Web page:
Wall Street economists are panicking after yields on two-year Treasury notes moved above yields on ten-year notes. Economists track how the interest rates of different maturity levels vary, looking for signs of coming changes in the economy. When short-term interest rates are higher than long-term interest rates, it’s what’s known as an inverted yield curve. And, sometimes, it can be a sign of a recession coming.
What is an Inverted Yield Curve?
The yield on two-year Treasury notes recently hit 2.44%. Meanwhile, on ten-year notes, it lagged behind to 2.38%. In other words: the differential between yields inverted. Something like this happened before the recessions in both the 1980s and 2000s. The logic behind this goes that investors expect the Fed to push up interest rates to fight off inflation in the short term, and the result is that it ends up causing a recession, and having to reverse those rate increases later on.
Beyond this, however, inverted yield curves can cause other problems. Banks usually borrow money in the short term and then lend it in the long term. When short-term rates are higher than long-term rates, banks are faced with profit pressures. Additionally, this cuts economic activity.
Sometimes a yield curve inversion and the following recession is the necessary price to counteract high inflation. For example, the Fed used this tactic to bring down high inflation in the early 1980s. Other times, though, the Fed goes too far. In 2006, the central bank pushed its benchmark short-term rate above 5%, while long-term interest rates remained below that. A financial crisis in 2007 and 2008 followed.
Because of this history, Fed officials are now closely watching potential signs in the yield curve. Yield curves can be measured using interest rates across a wide spectrum of maturities, ranging from 30 years to literally overnight. Some inversions matter much more than others. Although investors often look at the differences between yields on two-year and ten-year Treasury notes, some Fed researchers will actually tell you that those aren’t the rates that matter the most.
The relationships of rates over shorter horizons of less than two years may be a more accurate measure of the risk of a recession. You can compare current three-month Treasury bill rates to rates eighteen months in the future. By doing this, you’ll find that there aren’t actually signs of a recession. Short-term rates are much lower than expected rates eighteen months from now, so, there might not be a recession after all.
What if There Is a Recession?
Altogether, this information seems to be telling us that the Fed has room and time to raise short-term interest rates in the near future. Hopefully, inflation with recedes as this happens. But, if it doesn’t, and rate increases continue into 2023 or beyond, then a recession could become a more plausible threat than it is now. So, looking at things long-term, what can you do to protect your money if a recession happens?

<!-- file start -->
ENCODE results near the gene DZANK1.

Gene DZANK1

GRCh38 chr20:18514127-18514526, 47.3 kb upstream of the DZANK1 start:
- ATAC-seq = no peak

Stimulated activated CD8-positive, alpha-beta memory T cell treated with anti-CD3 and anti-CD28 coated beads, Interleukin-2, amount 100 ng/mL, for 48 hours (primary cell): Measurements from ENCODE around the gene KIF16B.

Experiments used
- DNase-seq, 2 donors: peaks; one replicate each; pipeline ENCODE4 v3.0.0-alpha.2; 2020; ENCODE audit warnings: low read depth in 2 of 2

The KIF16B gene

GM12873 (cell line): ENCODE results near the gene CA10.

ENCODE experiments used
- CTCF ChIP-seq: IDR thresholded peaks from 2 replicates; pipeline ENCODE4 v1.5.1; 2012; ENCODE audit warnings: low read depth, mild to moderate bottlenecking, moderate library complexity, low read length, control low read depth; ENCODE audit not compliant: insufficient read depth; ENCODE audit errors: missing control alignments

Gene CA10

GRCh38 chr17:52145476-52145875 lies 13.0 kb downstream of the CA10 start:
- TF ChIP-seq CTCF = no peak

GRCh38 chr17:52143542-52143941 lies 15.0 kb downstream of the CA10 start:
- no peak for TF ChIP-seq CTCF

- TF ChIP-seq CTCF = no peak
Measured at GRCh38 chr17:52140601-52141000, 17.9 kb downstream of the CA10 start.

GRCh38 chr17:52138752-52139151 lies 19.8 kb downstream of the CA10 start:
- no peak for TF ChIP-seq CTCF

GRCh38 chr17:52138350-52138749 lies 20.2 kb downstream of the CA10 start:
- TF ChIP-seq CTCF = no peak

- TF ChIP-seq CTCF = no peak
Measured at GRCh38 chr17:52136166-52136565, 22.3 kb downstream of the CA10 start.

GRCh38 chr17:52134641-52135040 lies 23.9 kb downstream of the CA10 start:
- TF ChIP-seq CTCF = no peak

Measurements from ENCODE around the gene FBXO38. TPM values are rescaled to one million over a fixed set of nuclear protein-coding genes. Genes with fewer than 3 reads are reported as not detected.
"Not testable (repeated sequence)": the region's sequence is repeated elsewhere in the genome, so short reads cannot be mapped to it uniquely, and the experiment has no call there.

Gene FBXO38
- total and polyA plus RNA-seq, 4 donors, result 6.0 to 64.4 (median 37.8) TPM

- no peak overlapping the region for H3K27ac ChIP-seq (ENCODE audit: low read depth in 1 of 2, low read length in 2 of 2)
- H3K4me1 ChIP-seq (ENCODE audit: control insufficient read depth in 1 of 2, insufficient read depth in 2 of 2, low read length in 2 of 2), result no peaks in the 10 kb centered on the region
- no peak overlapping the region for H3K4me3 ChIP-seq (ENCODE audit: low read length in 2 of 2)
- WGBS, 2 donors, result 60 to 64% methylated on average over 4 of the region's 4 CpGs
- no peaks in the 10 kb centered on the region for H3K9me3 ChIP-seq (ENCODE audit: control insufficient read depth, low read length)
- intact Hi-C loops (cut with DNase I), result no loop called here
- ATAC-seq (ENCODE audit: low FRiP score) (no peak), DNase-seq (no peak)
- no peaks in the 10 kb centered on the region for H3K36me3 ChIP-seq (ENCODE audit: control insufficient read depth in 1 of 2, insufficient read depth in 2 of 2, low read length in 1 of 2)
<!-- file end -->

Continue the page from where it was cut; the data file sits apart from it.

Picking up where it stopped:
Well, you should be cautious. Caution is a virtue when it comes to long-term investing. You should be prepared for the next bear market long before it occurs, and be in a better position to handle it. Here are a few things you can do to protect your money.
Maintaining Balance Within Your Portfolio
The most important thing you can do to mitigate risk is to keep your portfolio diverse. Some investors believe having their savings in a mutual fund means they’re in good shape. Unfortunately, it’s not actually that simple.
In general, you should try to lessen your exposure to riskier holdings the older you get. Unlike people in their younger working years, adults nearing, or in, retirement, don’t have enough time to wait for their savings to recover if the stock market dips. Additionally, in retirement, you aren’t generating income anymore. This is why it’s important to be conservative with your money. You should work with a financial advisor to determine the best asset allocation based on your age and your personal goals and needs.
Tips For Keeping Your Portfolio Balanced
Furthermore, because of rate changes, it’s a smart move to periodically rebalance your account to keep the allocation consistent. As an example: Say your portfolio was 55% invested in stocks, and 45% in bonds. Suppose that stocks had a good year, and the gains have caused them to now comprise around 60% of your account. Rebalancing involves selling some of those stocks, and then buying bonds, in order to return to the original percentages.
On the topic of bonds, it’s important to remember that not all of them are the same. Junk bonds, the debt of companies with a low credit rating, are more closely correlated to stock market performance than other, higher-grade bonds. This makes the latter a much better counterweight to stocks in your portfolio.
Here’s a strategy for determining your risk tolerance: The Rule of 100. This rule dictates that you should be more conservative with your investments the older you get. The percentage of your portfolio being kept in safer accounts should essentially be your age. For example, let’s say you’re 61. 61% of your nest egg should be kept secure, while only the remaining 39% can be put into riskier investments like stocks.
Annuities Can Help
And, on the subject of more secure accounts to keep your money in: Annuities. Annuities are a retirement vehicle you may want to consider if safety is your main concern. An annuity is an insurance product that can provide you with reasonable rates of return over time. Depending on what type you have, you may be offered more flexibility than with traditional savings accounts. We mainly deal in fixed indexed annuities, due to the amount of safety and security that they offer.
Want to learn more? Reach out to us! We can educate you on the stock market, retirement strategies that include products like annuities, and more.